To Calais, in Ordinary Time

James Meek

Canongate, £18.99

It is 1348, one of the blackest dates in history. There had been pestilence before, and there would be more to follow, but this was the year when the Black Death made its name. An estimated third or more of Europe’s population perished as the flea and rat-borne disease spread from the east into every hovel and hut, each high-built tower and castle.

Killing with terrifying speed, it made no distinction between rich and poor, with the possible exception that those who were well fed had a marginally better chance of being among the lucky few who caught it, but survived.

The plague, and its social and economic ramifications, was one of the most pivotal episodes of medieval life, a prefiguring of the carnages of world wars to come. Just as the biology of the disease continues to fascinate epidemiologists, and archaeologists are still unearthing burial pits for plague victims, so historians and novelists persist in wondering what it must have been like to live with such dread stalking the land.

Ebola is the closest modern equivalent, its name a byword for unimaginably swift and too often lethal contagion. In the middle ages, however, nothing was understood of how the bubonic plague worked or was transmitted – nothing, that is, that could help.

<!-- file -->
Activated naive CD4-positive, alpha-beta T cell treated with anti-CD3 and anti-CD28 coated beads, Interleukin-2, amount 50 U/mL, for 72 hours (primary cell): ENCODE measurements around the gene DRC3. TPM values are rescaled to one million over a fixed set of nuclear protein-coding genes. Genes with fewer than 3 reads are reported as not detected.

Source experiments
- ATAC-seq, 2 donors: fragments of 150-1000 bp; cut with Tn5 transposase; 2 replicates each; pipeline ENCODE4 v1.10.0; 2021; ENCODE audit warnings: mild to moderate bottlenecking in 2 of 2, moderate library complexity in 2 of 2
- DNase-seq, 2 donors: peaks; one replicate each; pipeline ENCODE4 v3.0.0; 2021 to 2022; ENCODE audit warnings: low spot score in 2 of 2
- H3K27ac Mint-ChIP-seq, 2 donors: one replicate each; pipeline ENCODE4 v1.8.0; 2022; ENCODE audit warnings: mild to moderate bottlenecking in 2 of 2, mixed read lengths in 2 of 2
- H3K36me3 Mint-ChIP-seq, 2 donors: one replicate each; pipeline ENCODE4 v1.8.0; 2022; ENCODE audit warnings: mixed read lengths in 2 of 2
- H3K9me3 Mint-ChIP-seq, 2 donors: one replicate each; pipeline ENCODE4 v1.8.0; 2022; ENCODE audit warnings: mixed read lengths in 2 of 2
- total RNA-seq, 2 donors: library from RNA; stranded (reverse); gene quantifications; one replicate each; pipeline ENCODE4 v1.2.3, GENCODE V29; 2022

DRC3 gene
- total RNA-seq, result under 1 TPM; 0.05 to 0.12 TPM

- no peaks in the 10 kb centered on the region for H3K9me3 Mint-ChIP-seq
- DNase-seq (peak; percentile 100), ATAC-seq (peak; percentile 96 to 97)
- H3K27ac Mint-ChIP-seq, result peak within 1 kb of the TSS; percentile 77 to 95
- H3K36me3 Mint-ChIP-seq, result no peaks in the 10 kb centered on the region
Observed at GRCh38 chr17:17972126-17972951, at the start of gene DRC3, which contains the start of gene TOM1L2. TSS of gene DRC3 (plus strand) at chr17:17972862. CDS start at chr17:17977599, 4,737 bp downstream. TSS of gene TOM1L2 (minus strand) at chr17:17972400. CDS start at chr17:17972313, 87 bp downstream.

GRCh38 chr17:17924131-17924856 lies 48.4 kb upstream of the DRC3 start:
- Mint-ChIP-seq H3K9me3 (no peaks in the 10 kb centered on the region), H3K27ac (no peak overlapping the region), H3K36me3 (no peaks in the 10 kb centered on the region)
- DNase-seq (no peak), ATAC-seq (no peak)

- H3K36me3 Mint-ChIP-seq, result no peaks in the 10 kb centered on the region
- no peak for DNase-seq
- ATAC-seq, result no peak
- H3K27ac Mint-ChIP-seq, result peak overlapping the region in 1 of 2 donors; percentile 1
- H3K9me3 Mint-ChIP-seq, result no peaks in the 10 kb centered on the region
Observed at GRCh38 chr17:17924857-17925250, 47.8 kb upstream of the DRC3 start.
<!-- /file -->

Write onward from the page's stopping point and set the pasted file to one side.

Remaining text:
In To Calais, In Ordinary Time, James Meek hints at the attitudes of the high and mighty to news that the affliction was among them: “These maladies must course through the poor like a forest fire, and the tall trees go untouched.” So says the lofty Laurence Halket, whose hauteur and arrogance are matched only by his ignorance.

The worst pandemic of the medieval world is the crucible in which this novel burns, but though much talked about in the early pages it does not arrive until more than half the novel has passed. Thus Meek allows himself ample space in which to dress his stage. As with a play, the novel unfolds with the stately, mannered, self-conscious air of a troupe of travelling players treading the boards, each delivering lines in a different accent, their voices creating a chorus from another age.

Though there are several strands, To Calais... is above all the tale of Will Quate, a Cotswolds villein or serf. As the Hundred Years’ War between England and France rumbles on, he joins a party of archers heading across the Channel to fight. With him is Hob, the village pig-boy who, having stolen a lady’s wedding dress, which he persists in wearing, is in imminent danger of execution.

It is not long since the Battle of Crecy, and one of Will Quate’s party describes that exceptionally vicious English triumph: “It was all but night, and by the light of the moon and stars and an on blaze mill King Edward had bidden be fired on the hilltop, we saw the gleam of steel of many thousand helms and sets of harness as the living crope away, and saw the shadowlike rough lumps of the dead and wounded they left behind, like to the sea that ebbs and leaves on the strand empty shells and the timbers of drowned ships.”